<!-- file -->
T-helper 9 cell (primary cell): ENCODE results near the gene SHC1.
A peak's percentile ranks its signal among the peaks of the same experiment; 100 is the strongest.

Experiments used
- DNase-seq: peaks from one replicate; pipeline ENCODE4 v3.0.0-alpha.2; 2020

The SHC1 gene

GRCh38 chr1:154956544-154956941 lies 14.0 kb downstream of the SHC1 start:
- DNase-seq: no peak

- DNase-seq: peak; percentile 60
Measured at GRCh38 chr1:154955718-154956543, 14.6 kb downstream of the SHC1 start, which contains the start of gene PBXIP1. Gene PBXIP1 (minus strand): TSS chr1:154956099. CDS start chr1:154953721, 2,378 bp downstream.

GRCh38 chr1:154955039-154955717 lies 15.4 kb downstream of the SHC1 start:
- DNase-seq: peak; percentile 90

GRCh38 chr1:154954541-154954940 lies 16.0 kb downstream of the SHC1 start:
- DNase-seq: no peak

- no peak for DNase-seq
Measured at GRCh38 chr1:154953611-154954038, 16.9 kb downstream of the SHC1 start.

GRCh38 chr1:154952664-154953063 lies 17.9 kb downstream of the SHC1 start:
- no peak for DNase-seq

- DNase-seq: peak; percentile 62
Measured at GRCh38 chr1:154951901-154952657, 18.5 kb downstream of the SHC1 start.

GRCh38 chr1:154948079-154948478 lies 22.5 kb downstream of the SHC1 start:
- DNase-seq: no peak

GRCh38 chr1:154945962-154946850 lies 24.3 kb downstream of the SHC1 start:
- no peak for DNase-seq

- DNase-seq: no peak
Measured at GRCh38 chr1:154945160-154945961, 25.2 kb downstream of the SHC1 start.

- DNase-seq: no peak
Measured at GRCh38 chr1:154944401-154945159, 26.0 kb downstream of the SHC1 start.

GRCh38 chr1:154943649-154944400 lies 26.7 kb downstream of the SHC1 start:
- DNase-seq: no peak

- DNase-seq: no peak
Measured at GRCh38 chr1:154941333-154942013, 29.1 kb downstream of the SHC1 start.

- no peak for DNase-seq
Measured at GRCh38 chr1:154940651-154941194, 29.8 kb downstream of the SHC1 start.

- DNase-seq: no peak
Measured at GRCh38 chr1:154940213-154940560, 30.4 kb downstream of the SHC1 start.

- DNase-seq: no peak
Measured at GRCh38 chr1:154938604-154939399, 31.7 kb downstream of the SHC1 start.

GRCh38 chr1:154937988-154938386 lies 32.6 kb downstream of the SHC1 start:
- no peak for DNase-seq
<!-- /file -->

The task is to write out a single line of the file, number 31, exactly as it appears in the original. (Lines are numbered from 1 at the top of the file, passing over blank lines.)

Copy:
Measured at GRCh38 chr1:154941333-154942013, 29.1 kb downstream of the SHC1 start.